As I am currently reading Aravind Adiga’s ‘Selection Day’, a tale of two young prodigious cricketers from the slums of Mumbai, i am reminded of a strange few days I spent with the kids in Arundel.
Cricket is a very popular sport in our playground, and on many occasions I have doused my trousers with tea (of regulation warmth, don’t fret) in the playground, having been harpooned about the body and limbs by an errant cricket ball. I play along with the kids every now and again, but these kids are serious and they play hard. I confess, two of the bowlers who have now moved on to Year 7 inspired something approaching genuine terror in me when they started their run-ups.
This playground has claimed one broken wrist from me. I don’t want it claiming another.
Perhaps for me – a mildly-interested observer of cricket matches with no playing experience – my engagement with cricket ought to have ended there on the playground, being bopped on the noggin every once in a blue moon between 10:45 and 11:00. This would have been the case were it not for the fact that our kids keep on winning things.
If I am being boastful, it is on their behalf not mine, given that I have had absolutely zero input or impact on any of their prowess. Nonetheless, as a reward for being London champions a few year ago, we were invited to spend three days at the famous Arundel Cricket Ground. It would be an opportunity for the team to work with professional cricketers, to improve their skills, to access some coaching and to compete against children who were similarly capable.
Our school had quite a few kids going – to my memory about 14 of them from across Key Stage 2 – so I was asked to go along with the teacher/coach who works with the cricket team.
I have written previously about the calm majesty of his coaching but as I have so recently read about Manju, Radha and Javed – and had their different styles of play so artfully described by the author – I remember a few occasions back at Arundel when some moments of pure beauty shone through.
Poetry in motion.
At Arundel, as the children were being coached I simply had to stand there and watch. My purpose was to be quite literally redundant. I was just there for three days to keep an eye on the kids at mealtimes and in the evenings really, so when they were being coached, I stood on the field in the sun, and could observe.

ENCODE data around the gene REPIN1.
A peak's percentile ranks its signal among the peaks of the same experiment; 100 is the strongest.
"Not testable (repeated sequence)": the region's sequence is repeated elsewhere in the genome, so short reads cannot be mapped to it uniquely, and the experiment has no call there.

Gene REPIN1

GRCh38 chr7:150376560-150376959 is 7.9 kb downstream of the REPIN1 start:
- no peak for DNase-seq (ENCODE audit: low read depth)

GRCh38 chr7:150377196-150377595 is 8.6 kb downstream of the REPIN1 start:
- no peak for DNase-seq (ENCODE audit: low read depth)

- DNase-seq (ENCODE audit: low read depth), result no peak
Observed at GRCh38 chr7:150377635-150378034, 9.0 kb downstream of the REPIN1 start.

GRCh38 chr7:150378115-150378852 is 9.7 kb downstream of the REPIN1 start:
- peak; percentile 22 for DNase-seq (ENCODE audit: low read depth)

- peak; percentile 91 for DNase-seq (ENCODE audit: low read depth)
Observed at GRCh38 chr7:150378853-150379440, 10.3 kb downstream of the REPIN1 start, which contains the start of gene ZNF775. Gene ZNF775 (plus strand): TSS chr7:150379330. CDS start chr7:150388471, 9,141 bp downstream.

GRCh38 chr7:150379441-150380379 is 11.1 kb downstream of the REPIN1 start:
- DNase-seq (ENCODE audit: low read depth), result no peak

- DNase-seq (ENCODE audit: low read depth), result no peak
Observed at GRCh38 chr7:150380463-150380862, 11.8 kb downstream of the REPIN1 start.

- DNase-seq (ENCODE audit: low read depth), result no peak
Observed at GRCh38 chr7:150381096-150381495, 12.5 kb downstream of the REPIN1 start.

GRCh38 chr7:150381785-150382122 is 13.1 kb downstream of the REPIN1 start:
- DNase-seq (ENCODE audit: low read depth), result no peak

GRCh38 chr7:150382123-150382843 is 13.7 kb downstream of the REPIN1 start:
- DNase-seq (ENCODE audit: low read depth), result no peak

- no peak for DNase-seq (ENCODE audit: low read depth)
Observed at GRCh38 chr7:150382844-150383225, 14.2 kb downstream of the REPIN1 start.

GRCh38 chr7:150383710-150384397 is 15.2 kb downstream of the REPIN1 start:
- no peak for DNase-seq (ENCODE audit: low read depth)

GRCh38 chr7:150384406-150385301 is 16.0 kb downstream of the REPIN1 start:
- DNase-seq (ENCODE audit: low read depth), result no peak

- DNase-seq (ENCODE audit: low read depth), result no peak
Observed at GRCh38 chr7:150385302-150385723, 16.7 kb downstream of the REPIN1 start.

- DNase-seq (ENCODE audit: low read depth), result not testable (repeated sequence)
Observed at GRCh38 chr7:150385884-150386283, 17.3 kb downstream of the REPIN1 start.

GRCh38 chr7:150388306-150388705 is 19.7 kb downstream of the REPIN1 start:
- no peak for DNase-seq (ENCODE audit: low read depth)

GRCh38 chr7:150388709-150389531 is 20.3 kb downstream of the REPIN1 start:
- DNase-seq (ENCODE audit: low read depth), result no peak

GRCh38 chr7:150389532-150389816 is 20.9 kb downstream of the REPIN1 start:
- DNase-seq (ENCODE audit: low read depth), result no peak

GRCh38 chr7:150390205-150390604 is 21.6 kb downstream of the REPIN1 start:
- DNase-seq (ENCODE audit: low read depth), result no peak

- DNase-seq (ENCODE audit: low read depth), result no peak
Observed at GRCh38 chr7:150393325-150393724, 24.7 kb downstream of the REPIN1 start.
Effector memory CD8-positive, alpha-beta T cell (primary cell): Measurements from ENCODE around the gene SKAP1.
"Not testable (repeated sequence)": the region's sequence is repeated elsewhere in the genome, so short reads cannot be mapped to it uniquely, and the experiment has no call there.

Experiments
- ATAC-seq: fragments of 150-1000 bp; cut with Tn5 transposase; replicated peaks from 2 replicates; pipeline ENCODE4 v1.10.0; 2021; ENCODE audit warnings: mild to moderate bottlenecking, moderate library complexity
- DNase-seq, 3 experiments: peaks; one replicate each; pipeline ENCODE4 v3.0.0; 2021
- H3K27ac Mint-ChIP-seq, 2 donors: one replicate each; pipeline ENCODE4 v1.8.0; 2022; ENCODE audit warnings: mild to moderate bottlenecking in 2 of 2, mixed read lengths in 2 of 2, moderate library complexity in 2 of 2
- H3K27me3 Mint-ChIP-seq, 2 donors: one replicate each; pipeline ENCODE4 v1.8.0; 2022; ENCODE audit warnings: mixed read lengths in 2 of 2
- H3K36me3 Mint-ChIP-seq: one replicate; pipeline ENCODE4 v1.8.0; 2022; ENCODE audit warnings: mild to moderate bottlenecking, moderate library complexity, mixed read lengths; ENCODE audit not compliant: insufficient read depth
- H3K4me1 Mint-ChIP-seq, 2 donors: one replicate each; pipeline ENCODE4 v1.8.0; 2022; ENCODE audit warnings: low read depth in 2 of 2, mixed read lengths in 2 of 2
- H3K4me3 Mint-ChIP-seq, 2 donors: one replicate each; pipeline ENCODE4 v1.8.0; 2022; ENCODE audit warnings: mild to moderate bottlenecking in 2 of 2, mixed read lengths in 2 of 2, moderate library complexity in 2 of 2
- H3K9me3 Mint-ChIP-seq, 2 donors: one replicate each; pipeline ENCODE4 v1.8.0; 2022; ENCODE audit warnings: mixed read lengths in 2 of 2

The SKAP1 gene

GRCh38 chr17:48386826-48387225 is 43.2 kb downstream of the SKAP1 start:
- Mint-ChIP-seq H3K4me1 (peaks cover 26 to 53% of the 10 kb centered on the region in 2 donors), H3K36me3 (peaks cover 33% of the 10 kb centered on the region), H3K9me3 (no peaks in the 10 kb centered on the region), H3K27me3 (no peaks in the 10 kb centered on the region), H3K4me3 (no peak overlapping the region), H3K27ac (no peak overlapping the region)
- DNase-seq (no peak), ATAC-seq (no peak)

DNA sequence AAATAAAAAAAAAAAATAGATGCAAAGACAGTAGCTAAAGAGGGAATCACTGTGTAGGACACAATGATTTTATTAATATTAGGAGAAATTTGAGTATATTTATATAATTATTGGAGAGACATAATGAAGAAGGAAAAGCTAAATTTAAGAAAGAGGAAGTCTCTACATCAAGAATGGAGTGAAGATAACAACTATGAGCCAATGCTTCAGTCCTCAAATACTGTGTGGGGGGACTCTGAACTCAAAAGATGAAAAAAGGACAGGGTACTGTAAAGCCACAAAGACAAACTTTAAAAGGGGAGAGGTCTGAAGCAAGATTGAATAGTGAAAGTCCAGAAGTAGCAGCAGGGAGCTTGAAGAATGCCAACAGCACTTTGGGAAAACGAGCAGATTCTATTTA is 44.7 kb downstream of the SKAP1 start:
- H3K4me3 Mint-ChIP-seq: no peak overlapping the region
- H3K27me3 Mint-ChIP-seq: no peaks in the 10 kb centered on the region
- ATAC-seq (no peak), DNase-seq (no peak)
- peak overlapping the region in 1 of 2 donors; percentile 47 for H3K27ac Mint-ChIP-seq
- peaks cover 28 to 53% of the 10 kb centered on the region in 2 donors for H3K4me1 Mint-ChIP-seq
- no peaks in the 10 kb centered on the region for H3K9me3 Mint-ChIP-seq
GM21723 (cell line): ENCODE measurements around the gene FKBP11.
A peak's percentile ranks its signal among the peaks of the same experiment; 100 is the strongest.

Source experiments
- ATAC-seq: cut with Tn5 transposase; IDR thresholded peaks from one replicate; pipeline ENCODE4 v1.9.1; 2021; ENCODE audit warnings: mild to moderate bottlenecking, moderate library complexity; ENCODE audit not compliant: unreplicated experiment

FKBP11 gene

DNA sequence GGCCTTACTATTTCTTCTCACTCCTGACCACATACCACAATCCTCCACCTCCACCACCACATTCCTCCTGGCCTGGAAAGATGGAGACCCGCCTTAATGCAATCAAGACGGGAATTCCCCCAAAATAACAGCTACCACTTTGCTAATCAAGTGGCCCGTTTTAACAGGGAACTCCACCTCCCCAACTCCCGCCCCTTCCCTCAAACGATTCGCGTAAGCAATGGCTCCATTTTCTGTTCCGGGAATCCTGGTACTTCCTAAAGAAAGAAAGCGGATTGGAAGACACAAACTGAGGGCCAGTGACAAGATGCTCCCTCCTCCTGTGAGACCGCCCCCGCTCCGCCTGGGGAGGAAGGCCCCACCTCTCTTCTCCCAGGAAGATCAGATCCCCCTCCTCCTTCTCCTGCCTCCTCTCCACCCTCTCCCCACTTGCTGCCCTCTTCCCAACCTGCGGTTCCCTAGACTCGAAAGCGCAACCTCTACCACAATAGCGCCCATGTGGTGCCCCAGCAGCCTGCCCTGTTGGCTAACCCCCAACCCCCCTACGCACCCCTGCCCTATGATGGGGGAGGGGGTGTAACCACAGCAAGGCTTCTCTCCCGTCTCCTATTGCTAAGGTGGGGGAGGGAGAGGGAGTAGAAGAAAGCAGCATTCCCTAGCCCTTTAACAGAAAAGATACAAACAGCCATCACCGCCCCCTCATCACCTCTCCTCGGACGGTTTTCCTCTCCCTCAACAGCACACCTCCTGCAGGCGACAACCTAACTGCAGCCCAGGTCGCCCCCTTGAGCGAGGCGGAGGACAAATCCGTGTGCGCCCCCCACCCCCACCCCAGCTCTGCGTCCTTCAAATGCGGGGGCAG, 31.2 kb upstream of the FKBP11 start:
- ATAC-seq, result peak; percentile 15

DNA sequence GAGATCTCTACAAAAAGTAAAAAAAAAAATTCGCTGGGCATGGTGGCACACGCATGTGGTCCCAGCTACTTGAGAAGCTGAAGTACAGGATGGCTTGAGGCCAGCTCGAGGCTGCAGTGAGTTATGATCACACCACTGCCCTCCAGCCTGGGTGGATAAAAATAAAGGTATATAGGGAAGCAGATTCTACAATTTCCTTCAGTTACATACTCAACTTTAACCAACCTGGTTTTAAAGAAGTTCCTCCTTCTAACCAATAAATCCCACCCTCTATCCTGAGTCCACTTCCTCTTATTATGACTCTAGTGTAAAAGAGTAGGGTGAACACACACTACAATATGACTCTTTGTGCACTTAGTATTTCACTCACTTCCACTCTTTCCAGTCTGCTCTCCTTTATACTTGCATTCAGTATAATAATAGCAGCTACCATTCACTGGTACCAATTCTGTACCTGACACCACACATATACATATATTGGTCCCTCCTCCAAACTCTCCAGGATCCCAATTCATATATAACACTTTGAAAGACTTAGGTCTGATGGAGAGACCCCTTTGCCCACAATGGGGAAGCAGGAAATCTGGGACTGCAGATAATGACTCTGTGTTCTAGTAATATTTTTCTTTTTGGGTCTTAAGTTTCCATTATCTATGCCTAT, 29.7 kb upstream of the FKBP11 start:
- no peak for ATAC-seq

One of the Year 3 kids (who is now in Year 6 and is a force to be reckoned with – I shall give him the pseudonym of Arif) was really physically small. None of the other teams had brought kids so young, but our Year 3s could hold their own in the cricket pitch. They could, but they were just not at the same standard as the towering Year 6 kids from other schools.
Arif, a small-looking 7 year old, had struggles with bowling. The distance the ball had to travel from his hand to the wickets seemed twice as far as it did for all the older kids. He ran full pelt, and whilst he had a good technique and was holding the ball correctly, there was no power in his release. His arm was clearly off, even to me as a skill-free observer. Arif released a little too late, his arm was too bent and because of the follow-through of his hand, the ball tended to veer off to the right.
The passion was there though. Each time it was his turn for the drill, he ran faster and faster, channeling as much power as he could. A little better, but nothing that would take a wicket.
As I watched, one of the Year 4 kids, who we shall call Viran- only one year older and still one of the younger ones on the team but very precocious with it – put a hand on Arif’s shoulder. Viran – who went on to be a captain and is now in Year 7 – gave Arif some tips. He took hold of his arm, and showed him how his bowling arm should cut through, and what his other arm should be doing to build up the speed. Viran took his turn, whilst the Arif watched. Viral composed himself, locked his eyes on the middle wickets, centred himself, rocked back and began his run. He demonstrated exactly the technique he was trying to show Arif.